9. Raven Rock’s History
Raven Rock is best known as the first bomb shelter used before the Great War. The Enclave established Raven Rock as the main base of operations, and used to it developed Power Armor and other Advance technology.
Behind the shelter, players can find other secrets within the base. ZAX, Raven Rock’s AI is President John Henry Eden. The mess hall is littered with utensils, and uou can even one-punch an Enclave soldier if the player chooses to fast travel back to Raven Rock after its destruction.
The real life Raven Rock is used as a military base and is the command center for emergency operations. The Cold War expanded the complex to provide better communications. President Obama opened the site to the public as part of promoting transparency in the US government.
Visitors can tour the site and see military operation sites. Although the historical site isn’t sd technological advanced as Fallout‘s version, the tour does provide information about the site and lets visitors monitor world activities through the Global Command and Control System.
8. Cabot Family History
The Cabot Family history quest is criminally underrated in Fallout 4. On the surface, it starts off as typical mercenary work, but players soon uncover that the Cabot family members are, in fact, immortals.
Lorenzo Cabot, the father of Jack and Emogene, uncovers an alien artifact which unlocks his endless knowledge, and immortality happens to be one of the side effects. The artifact, known as Lorenzo’s Crown, drives Lorenzo mad and he is nearly killed a few bystanders upon his return to Boston.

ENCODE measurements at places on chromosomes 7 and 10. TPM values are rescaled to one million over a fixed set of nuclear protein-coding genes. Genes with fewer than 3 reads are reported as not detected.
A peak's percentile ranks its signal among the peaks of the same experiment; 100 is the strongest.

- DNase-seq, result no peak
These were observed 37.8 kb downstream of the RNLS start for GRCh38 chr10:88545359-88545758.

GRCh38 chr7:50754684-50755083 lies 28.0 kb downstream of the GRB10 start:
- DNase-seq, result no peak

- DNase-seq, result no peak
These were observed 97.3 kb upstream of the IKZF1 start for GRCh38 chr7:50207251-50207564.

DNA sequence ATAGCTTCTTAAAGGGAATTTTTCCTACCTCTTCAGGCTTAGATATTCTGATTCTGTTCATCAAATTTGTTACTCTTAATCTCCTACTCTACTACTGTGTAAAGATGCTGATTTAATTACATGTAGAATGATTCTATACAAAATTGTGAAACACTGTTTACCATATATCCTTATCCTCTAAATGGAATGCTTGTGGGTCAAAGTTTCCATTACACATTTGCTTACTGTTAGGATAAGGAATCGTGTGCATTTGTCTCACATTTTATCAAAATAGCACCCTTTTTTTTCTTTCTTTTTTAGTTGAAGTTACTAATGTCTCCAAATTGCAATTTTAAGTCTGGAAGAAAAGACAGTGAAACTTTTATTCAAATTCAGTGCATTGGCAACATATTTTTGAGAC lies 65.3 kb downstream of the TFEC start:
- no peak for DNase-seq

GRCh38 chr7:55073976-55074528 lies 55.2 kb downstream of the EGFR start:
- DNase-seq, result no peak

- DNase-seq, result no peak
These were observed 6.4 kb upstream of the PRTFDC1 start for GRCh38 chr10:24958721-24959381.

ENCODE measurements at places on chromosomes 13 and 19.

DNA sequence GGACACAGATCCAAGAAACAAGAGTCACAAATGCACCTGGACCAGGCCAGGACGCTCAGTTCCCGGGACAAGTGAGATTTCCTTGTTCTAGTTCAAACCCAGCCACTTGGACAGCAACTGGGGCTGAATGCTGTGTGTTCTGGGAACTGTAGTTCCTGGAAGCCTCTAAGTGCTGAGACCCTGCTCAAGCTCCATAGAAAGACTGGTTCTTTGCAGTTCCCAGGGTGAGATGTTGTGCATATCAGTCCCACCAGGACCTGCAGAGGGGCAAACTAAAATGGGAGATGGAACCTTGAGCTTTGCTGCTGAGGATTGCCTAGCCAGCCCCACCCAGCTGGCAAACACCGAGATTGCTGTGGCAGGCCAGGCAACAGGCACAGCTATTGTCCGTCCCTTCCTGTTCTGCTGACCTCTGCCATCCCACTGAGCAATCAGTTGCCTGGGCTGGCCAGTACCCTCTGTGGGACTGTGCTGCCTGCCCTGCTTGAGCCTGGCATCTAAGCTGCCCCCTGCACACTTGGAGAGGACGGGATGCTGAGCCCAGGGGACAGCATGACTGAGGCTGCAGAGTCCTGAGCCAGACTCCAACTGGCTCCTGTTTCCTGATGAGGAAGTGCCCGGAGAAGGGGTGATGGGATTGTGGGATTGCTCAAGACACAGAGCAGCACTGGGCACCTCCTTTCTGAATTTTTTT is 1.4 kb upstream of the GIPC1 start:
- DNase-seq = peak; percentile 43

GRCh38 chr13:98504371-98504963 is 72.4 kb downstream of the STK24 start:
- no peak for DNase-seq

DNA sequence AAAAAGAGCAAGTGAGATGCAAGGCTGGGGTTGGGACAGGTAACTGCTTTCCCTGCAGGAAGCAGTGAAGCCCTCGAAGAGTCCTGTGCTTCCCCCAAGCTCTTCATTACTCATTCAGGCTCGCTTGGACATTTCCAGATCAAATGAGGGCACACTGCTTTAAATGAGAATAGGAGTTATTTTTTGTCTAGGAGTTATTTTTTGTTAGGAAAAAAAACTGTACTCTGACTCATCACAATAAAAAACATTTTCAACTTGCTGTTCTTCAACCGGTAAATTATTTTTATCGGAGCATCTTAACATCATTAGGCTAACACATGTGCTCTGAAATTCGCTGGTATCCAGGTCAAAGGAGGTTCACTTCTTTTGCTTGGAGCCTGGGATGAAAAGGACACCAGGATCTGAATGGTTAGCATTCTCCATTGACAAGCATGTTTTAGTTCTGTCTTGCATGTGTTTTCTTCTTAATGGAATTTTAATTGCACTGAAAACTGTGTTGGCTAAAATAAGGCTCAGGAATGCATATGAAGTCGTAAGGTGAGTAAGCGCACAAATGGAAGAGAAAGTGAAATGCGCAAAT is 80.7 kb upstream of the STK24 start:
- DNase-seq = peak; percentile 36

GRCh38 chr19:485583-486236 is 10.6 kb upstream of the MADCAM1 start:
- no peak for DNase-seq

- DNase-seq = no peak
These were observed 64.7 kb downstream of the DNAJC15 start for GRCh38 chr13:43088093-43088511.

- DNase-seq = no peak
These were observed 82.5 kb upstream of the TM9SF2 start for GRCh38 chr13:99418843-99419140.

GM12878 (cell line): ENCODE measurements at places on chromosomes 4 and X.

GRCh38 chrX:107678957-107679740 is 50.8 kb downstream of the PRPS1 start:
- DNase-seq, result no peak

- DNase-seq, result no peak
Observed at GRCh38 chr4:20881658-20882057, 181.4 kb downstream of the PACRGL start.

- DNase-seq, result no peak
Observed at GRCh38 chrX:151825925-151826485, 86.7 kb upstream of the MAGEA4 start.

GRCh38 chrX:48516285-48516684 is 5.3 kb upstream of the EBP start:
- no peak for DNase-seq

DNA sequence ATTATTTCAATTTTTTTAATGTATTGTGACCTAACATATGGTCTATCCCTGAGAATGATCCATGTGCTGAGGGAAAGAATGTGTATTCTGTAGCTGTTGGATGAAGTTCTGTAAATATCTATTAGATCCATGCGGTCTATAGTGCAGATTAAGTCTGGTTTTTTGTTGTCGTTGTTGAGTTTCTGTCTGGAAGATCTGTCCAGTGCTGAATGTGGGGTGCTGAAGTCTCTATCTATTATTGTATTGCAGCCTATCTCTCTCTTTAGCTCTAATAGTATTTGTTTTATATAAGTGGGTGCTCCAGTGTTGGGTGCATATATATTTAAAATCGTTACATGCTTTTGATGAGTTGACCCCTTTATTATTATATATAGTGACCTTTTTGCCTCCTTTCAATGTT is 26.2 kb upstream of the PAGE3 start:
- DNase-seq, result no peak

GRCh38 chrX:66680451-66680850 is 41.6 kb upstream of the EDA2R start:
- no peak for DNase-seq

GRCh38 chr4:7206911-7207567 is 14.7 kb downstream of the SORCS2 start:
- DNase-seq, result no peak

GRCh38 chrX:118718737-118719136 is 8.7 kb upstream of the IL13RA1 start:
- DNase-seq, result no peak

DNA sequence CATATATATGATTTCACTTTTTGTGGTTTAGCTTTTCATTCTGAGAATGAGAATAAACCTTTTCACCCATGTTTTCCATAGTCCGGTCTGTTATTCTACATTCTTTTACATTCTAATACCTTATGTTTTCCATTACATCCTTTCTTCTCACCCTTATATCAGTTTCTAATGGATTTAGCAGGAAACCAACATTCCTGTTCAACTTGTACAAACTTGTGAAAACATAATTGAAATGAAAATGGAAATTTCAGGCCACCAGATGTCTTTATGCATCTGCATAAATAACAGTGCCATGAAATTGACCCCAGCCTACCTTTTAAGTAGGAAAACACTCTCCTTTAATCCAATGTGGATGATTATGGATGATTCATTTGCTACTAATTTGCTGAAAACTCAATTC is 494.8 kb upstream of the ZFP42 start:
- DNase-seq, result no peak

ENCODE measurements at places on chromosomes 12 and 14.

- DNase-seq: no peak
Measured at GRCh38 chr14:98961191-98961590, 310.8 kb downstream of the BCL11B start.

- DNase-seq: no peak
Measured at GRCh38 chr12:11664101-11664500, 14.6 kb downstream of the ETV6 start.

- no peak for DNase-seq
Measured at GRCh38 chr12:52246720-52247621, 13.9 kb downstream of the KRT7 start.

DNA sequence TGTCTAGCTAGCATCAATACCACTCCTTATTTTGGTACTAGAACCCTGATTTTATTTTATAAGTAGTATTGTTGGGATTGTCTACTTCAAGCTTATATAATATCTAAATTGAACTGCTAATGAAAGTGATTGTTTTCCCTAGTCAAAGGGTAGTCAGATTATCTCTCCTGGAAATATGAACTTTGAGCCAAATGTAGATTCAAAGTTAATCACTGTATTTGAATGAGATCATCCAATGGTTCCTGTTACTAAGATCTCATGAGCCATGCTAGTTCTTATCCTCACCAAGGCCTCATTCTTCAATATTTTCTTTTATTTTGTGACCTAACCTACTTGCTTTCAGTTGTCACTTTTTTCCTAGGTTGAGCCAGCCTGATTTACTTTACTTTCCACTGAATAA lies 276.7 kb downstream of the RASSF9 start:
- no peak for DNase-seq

This prompts Jack to persuade a few higher-ups to change his father’s sentence into a life sentence, claiming that he is criminally insane. After that, the family witnesses the rapid changes in the US government, but Jack continues to search for a cure for his father.
Depending on the player’s choices, they can obtain an artifact gun, which is great to knock enemies back and does damage over radiation poisoning. There’s more to the history aside from Zeta aliens, though.
Emogene is a world-class hacker and has managed to hack into Robotech’s security. Emogene also shoots the caretaker. The game did address immortality issue, though: Jack had to fake their deaths in order to eliminate any suspicions of the Cabot immortal elixir.
7. Hubris’ Other Comics